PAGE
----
is the interesting one: it takes the information from the text file, and outputs an object
containing all our variables from the config file, accessible like so: the name of the
Json object, in our case – GlobalParameters, and the name of the variable we need, usersFilePath. And that is all. Then we’ll copy these 2 actions and paste
them in the other workflow, getUsers, somewhere close to the start, and create the missing
variables. Here, we have the NumberOfUsers variable,
that controls the batch size. We’ll just assign it the value from the
config file, in much the same way, except now we’ll convert it to Int instead of String. And in the Write excel action, we’ll give
it the same global parameter, UsersFilePath. Now, you can edit the config file to change
the full path to the excel file, or the number of users it copies at a time, and the workflow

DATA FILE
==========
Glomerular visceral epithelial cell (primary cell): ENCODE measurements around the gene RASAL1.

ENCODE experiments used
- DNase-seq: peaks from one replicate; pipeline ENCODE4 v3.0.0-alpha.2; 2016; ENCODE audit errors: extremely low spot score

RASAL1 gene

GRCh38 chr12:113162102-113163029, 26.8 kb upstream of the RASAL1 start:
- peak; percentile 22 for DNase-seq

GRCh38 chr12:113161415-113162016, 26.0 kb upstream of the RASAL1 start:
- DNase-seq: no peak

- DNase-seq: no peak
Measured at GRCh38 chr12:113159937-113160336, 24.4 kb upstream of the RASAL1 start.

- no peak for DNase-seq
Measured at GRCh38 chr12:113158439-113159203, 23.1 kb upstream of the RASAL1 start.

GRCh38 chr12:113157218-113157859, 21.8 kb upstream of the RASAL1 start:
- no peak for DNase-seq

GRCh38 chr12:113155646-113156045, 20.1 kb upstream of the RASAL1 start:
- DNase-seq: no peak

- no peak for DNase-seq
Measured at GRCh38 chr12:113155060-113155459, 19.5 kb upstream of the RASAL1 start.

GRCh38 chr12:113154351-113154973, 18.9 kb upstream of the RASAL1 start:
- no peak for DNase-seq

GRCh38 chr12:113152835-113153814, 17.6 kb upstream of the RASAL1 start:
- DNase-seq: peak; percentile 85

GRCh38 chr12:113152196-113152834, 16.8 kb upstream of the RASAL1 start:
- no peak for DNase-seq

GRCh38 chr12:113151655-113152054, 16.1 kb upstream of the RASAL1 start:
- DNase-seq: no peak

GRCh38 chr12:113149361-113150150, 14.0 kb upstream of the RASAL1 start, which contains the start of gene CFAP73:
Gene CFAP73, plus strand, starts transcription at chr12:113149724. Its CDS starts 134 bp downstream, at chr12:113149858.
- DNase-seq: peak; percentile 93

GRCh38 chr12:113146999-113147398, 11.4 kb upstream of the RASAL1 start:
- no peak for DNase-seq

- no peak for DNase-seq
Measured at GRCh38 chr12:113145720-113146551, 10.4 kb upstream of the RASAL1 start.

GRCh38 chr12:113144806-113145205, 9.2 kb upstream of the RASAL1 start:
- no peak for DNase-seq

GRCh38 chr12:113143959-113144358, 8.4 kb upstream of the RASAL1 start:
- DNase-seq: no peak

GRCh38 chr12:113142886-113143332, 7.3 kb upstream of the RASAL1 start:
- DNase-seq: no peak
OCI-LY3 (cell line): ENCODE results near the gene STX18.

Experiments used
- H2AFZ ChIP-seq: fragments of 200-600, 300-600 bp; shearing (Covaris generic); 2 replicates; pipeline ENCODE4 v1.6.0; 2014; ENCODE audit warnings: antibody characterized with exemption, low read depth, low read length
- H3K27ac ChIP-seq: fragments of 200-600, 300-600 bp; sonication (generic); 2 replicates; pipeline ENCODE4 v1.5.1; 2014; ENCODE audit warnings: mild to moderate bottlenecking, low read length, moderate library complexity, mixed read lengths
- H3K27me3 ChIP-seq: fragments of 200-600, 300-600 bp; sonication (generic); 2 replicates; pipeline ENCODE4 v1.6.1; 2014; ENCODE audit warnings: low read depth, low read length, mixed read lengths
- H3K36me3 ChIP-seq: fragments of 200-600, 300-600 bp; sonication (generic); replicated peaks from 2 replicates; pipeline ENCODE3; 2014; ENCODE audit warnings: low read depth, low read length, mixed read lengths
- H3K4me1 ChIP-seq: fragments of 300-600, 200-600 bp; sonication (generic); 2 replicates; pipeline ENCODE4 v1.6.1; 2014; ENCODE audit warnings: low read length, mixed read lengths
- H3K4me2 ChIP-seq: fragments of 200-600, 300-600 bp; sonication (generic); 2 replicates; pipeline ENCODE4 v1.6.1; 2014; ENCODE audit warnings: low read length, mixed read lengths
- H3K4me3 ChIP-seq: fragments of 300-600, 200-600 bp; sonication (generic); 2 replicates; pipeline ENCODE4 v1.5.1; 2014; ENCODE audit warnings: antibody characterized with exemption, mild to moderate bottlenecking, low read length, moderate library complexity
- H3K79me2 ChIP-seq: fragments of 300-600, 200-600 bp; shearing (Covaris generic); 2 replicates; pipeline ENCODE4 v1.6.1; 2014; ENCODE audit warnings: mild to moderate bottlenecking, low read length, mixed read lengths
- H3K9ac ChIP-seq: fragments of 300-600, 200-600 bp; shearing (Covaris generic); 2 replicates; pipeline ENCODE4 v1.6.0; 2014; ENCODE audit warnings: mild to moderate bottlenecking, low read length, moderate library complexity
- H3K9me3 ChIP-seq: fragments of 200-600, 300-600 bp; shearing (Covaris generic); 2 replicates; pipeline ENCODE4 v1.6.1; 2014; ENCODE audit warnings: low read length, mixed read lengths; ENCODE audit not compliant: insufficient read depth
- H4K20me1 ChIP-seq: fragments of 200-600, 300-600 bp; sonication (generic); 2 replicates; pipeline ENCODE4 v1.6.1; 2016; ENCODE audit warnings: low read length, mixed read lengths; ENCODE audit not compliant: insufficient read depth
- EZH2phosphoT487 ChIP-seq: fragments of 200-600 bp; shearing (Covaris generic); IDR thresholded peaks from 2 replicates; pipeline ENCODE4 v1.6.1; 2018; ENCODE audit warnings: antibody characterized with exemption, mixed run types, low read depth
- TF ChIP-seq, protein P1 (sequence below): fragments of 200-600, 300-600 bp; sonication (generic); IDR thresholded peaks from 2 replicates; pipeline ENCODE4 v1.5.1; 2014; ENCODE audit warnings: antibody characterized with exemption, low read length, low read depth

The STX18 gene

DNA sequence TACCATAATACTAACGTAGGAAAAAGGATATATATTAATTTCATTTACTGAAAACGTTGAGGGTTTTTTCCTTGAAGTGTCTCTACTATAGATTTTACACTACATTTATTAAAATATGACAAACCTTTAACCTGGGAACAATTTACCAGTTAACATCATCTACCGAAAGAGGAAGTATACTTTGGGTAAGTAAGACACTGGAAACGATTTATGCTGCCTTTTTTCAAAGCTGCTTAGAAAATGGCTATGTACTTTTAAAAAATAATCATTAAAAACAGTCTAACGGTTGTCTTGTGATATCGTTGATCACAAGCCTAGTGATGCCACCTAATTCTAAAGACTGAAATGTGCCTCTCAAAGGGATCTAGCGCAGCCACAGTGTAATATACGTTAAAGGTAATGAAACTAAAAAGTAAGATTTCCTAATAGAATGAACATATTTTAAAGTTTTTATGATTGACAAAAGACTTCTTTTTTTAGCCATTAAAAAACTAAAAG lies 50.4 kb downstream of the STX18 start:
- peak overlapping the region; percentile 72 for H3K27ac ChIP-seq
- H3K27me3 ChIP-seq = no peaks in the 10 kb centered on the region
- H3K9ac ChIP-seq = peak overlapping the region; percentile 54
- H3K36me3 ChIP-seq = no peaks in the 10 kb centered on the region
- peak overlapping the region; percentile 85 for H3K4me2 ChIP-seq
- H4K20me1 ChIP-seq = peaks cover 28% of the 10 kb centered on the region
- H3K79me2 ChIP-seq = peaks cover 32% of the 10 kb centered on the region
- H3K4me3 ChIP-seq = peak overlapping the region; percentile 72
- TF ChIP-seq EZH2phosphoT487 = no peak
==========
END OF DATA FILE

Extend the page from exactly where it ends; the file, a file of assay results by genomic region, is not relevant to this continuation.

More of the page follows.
will adapt accordingly. So that’s all for today’s video. It was longer and it involved more
theory than usual, because it provides important lessons that will help you develop efficient
and reliable automations in any environment. Until next time, goodbye!

Comments (7)

  1. 00:00 – Introduction
    01:49 – Best Practices
    05:57 – Invoke Activity
    10:57 – Project Organization
    25:40 – Resume

  2. I want to know where to find the my crm app mentioned in the video. Thanks.

  3. One of the best tutorials videos i have seen in my life! Congrats for this and UIPath itself!…I'm starting an RPA consultancy Company in Chile; for sure i will use this best practices as to ensure quality!…By the way, any repo where i can download this demo project?
    Thanks!

    I saw the last video with the "Framework", awesome too!, but this project to be downloadable will be great full too.

  4. I heard you got a conference (Y)

  5. wow. Nice tutorial.